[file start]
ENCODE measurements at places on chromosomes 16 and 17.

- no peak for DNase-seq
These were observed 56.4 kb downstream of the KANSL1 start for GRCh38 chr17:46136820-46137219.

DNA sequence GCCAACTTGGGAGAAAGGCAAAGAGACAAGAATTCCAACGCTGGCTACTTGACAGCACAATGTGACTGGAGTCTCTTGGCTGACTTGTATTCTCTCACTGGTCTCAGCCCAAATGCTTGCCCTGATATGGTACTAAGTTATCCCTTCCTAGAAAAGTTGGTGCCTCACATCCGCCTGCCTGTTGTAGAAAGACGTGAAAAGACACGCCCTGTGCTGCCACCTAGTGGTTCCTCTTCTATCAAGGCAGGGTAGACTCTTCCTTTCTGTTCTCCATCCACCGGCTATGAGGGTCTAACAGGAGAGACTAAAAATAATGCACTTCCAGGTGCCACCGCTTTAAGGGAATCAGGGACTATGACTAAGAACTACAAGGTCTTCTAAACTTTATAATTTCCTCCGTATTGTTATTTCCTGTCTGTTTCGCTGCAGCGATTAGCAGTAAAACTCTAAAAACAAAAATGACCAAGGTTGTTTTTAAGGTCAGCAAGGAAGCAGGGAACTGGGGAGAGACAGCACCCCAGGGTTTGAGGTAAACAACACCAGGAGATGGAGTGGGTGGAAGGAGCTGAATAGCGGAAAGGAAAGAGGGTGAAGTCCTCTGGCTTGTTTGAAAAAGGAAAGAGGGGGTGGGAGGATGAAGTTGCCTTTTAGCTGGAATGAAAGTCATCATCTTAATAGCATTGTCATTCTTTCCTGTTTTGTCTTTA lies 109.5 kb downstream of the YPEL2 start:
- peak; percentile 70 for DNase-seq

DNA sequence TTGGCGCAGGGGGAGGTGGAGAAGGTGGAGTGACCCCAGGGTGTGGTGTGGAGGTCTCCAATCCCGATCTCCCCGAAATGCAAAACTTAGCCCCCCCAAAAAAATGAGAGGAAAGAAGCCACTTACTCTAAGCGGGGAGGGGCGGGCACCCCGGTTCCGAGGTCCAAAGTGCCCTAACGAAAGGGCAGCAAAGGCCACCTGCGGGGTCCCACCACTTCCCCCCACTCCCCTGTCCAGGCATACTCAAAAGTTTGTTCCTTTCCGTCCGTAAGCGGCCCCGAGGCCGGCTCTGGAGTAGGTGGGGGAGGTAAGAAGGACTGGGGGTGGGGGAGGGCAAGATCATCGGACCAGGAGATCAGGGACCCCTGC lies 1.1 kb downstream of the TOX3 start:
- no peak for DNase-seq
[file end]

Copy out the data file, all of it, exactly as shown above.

ENCODE measurements at places on chromosomes 16 and 17.

- no peak for DNase-seq
These were observed 56.4 kb downstream of the KANSL1 start for GRCh38 chr17:46136820-46137219.

DNA sequence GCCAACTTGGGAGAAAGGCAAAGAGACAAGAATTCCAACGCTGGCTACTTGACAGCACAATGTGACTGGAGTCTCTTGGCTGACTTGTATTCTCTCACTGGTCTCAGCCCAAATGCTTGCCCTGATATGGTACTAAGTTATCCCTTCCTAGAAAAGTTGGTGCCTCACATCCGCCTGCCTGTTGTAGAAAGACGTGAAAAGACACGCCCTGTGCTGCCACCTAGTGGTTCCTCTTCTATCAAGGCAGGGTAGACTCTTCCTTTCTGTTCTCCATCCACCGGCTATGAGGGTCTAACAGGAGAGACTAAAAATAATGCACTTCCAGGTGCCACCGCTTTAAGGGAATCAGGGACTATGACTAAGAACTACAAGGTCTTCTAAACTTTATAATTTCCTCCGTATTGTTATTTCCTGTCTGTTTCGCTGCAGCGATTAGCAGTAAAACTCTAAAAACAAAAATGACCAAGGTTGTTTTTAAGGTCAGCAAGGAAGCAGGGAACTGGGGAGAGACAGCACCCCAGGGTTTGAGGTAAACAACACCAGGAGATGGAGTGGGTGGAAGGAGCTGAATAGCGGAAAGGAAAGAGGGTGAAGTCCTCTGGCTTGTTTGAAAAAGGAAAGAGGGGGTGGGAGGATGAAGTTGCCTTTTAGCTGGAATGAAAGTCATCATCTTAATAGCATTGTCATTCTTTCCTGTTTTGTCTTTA lies 109.5 kb downstream of the YPEL2 start:
- peak; percentile 70 for DNase-seq

DNA sequence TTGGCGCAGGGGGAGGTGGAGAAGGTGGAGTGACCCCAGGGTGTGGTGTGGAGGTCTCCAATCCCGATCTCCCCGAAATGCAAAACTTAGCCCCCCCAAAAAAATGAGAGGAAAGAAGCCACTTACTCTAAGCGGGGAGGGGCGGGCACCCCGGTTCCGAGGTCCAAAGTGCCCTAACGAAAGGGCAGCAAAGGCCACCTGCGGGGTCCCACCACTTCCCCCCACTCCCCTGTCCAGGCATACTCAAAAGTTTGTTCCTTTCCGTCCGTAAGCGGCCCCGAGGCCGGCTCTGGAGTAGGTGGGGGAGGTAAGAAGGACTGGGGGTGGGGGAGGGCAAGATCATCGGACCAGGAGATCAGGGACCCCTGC lies 1.1 kb downstream of the TOX3 start:
- no peak for DNase-seq